Fishman, J. (1967) Bilingualism with and without diglossia; diglossia with and without bilingualism. Journal of Social Issues, vol. 23, 29-38 (reprint in Li Wei (ed.) (2000), The Bilingualism Reader. London: Routledge, 81-88. Also see Part VI ¿Living in a multilingual society¿ in P. Auer and Li Wei (eds.) (2007).
Hudson, A. (2002). Outline of a theory of diglossia. International Journal of the Sociology of Language, 157, 1- 48.
Sexana, M. (2014). Critical diglossia. International Journal of the Sociology of Language, 225, 91-112.
Gafaranga, J. (2007) Interactional order in talk in two languages: Identity-related accounts. In Talk in Two Languages, 83-115.
Also see Myers-Scotton, C. (1988). Code-switching as indexical of social negotiations. In M. Heller (ed.), Codeswtching: Anthropological and sociolinguistic perspectives. Berlin: Mouton de Gruyter, 151-186 (reprint in Li Wei (ed.) (2000), The Bilingualism Reader. London: Routledge, 137-165)
Gafaranga, J. (2007) Interactional order in talk in two languages: organisational explanation. In Talk in Two Languages, 116-150.
Also see Auer, P. (1988) A conversation analytic approach to code-switching and transfer. In M. Heller (ed.), Codeswitching: Anthropological and sociolinguistic perspectives. Berlin: Mouton de Gruyter, 187-214 (reprint in Li Wei (ed.) (2000), The Bilingualism Reader. London: Routledge, 166-187).
Gafaranga, J. (2009) The conversation analytic model of code-switching. In B. E. Bullock and A. Jacqueline Toribio (eds.), The Cambridge Handbook of Linguistic Code-switching. Cambridge: Cambridge University Press, pp114-127.
Gafaranga, J. (2007), Grammatical order in talk in two languages. Talk in Two Languages, Palgrave, 34-61.
Also see chapters 9, 10, and 11 in Li Wei (ed.) (2000).
Gibson, F. (2003). Classroom code-switching in postcolonial contexts: Functions, attitudes and policies. In S. Makoni and U. Meinhof (eds.) Africa and Applied Linguistics. (AILA Review, vol. 16), 38-51.
Also see Conflicts and tensions in classroom code-switching. International Journal of Bilingual Education and Bilingualism, vol 12, issue 2.
Bonacina, F and Gafaranga, J. (2011). ¿Medium of instruction¿ versus ¿medium of classroom interaction¿: Evidence from a complementary school in Scotland. International Journal of Bilingual Education and Bilingualism 4, 319-334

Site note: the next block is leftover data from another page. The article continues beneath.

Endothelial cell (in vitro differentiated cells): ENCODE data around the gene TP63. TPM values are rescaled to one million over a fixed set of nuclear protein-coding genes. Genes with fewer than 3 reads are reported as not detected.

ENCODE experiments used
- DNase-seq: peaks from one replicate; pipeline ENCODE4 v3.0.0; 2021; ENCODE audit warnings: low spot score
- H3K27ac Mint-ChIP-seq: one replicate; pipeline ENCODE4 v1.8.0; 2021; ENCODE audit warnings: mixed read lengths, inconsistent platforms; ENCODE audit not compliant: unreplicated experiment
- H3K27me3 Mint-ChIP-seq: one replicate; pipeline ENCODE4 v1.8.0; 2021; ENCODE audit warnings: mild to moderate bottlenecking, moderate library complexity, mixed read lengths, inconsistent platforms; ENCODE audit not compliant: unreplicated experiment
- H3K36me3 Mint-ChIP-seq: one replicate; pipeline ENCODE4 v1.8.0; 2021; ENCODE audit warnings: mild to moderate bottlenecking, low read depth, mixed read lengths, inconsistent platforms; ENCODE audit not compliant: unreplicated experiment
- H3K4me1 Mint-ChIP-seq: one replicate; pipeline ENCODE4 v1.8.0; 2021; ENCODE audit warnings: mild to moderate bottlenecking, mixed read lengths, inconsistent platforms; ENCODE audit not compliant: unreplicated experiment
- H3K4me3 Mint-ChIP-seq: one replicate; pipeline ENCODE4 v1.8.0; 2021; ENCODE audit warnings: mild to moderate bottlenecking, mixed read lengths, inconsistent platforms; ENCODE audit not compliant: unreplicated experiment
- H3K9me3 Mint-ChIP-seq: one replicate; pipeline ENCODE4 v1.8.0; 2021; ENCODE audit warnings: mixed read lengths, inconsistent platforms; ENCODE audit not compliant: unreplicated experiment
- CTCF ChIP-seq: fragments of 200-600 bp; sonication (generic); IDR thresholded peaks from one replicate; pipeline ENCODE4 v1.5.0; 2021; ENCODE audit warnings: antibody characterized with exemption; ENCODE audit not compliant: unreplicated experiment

Willans, F. (2010). Classroom code-switching in a Vanuatu secondary school: Conflict between policy and practice. International Journal of Bilingual Education and Bilingualism, 14, 23-38.
Lanza, E. (2007). Multilingualism in the family. In P. Auer and Li Wei, 45-67.
Also see Garrett, P. B. (2007) Language socialization and the (re)production of bilingual subjectivities. In M. Heller (ed.) Bilingualism: A Social Approach. New York: Palgrave, 233-256.
Gafaranga, J. (2010). Medium request: Talking language shift into being. Language in Society, 39(2), 241-270.
Also see Rindstedt, C. and Aronsson, K. (2002) Growing up monolingual in a bilingual community. The Quecha revitalization paradox. Language in Society, 31, 721-742.
Gafaranga, J. (2011). Transition space medium repair: Language shift talked into being. Journal of Pragmatics, 43(1), 118-135.
Ricento (2000) Historical and theoretical perspectives in language policy and planning. Journal of Sociolinguistics, 4(2), 196-213.
Angouri, J. (2013). The multilingual reality of the multilingual workplace: Language policy and use. Journal of Multilingual and Multicultural Development 34(6), 514-581 (e-journal).
Raymond, C. W. (2014). Negotiating entitlement to language: Calling 911 without English. Language in Society 43, 33-59.
Rubio-Marin, R. (2003) Language rights: Exploring the competing rationales. In W. Kymlicka and A. Patten (eds.), Language Rights and Political Theory. Oxford: Oxford University Press, 52-79.
Paz, M. (2013). The failed promise of language rights: A critique of the international language rights regime. Harvard International Law Journal, 54(1), 157-218 (e-journal).